Microsoft Corp.’s investors don’t fully appreciate its investment in OpenAI, and by extension the profusely-hyped and rapidly growing chatbot ChatGPT, a platform that could eventually help the tech giant compete with Google, an analyst said Wednesday.
That analyst, Gil Luria at D.A. Davidson, initiated coverage of Microsoft
with a buy rating and a $270 price target, after the analyst who was previously covering the stock left the firm.
And even as Microsoft and others in the tech industry cut jobs, Luria said the tech behemoth stands to weather a downturn just as well as its large peers.
Shares of Microsoft finished 4.4% lower during Wednesday. But the stock had inched 0.2% higher after hours.
“We believe Microsoft’s investment in OpenAI will translate to significant underappreciated upside,” Luria said in a research note Wednesday.
He said that the “unprecedented activity” at ChatGPT, which articificial-intelligence research company OpenAI debuted several weeks ago, was likely generating more business for Microsoft’s cloud platform Azure. Microsoft in 2019 said it was investing $1 billion in OpenAI, and the two companies at that time struck a partnership intended to broaden Azure’s reach in big AI systems.
“We have heard estimates between $250mn-1bn annual run rate of expenses at OpenAI, much of which is likely being spent on Azure,” Luria said. “We expect those levels to increase significantly with the introduction of GPT4.0 later this year and the many product offshoots that will link to OpenAI via APIs.”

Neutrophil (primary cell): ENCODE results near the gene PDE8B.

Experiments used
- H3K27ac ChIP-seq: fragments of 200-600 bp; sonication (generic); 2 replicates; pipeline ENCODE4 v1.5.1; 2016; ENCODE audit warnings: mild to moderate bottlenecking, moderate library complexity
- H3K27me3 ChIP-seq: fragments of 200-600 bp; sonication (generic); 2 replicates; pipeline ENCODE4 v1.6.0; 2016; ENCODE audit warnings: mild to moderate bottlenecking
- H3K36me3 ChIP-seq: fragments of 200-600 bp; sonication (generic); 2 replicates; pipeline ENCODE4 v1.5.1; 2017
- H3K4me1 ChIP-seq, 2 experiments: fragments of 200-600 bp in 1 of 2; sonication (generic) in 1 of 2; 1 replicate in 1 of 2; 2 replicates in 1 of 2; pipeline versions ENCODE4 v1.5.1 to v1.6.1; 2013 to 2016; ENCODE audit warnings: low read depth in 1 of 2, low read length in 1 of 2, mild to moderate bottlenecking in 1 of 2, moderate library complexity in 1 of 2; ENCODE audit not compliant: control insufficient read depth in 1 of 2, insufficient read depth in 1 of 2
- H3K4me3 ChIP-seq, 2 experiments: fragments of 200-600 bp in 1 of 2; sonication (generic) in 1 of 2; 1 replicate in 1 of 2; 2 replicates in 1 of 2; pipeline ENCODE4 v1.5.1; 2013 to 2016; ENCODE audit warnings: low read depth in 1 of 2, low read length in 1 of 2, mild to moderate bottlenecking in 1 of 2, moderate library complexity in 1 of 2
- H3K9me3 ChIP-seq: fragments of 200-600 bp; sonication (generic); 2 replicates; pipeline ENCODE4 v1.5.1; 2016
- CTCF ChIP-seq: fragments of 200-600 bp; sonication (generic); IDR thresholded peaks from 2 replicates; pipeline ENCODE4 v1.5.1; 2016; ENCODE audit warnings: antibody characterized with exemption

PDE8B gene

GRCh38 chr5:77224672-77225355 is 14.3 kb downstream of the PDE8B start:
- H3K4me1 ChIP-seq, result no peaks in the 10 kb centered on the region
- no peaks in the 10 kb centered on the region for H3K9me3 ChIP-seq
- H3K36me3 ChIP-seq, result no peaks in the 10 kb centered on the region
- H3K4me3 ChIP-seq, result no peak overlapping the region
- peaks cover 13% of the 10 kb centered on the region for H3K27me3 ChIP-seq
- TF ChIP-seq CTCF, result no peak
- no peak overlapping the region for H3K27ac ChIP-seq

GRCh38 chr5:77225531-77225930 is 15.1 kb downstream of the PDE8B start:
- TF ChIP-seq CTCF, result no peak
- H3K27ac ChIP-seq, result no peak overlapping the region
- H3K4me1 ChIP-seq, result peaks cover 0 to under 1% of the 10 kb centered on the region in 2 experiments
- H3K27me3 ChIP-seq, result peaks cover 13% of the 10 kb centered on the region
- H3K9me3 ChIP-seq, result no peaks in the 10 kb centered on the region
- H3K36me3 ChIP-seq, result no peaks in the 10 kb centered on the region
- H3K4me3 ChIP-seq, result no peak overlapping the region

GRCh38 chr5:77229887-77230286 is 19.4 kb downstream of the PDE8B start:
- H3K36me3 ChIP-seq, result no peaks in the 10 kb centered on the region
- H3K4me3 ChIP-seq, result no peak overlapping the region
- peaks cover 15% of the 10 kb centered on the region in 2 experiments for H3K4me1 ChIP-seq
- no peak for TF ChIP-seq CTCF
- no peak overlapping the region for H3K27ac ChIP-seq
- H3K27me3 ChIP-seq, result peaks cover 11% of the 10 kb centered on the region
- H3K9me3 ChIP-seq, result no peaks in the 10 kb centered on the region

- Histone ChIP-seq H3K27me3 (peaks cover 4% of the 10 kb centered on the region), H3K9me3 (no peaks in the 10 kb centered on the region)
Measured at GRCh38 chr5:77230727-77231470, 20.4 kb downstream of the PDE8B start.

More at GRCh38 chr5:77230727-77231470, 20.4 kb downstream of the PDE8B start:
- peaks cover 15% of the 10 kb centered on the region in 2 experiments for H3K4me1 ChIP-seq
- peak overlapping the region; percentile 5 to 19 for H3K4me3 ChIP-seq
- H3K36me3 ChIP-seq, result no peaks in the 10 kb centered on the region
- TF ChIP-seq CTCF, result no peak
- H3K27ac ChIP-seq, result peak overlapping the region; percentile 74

Also read: ChatGPT is called ‘an iPhone moment in AI,’ but will it make money like the iPhone?
Sam Altman, OpenAI’s chief executive, said last month that ChatGPT’s user count had surpassed 1 million within days of its launch. The chatbot’s popularity has expanded as people grow more curious about its ability to respond to questions and solve other problems — sometimes in ways that are smarter, more creative or conversational than what users expect from a bot. Luria saw other uses as well.
“Longer-term, we believe incorporating ChatGPT capabilities into Bing may provide Microsoft with a once-a-decade opportunity to unseat Google’s Search dominance,” Luria said.
“While Google has its own generative AI effort, our checks indicate it is not yet as capable as ChatGPT. Furthermore, we believe Google will need to face a major case of innovator’s dilemma in deciding to incorporate generative AI into Search, thus significantly disrupting its current ad-selling model,” he said.
The Information on Tuesday reported that Microsoft was planning to incorporate ChatGPT’s AI technology into a new version of its Bing search engine.
Luria said he expected Microsoft to be “at least as resilient” as Apple Inc.
and Google parent Alphabet Inc.
in a global downturn. However, he said that Azure’s market growth could slow, and that the decline in PC demand could still hurt Microsoft up ahead.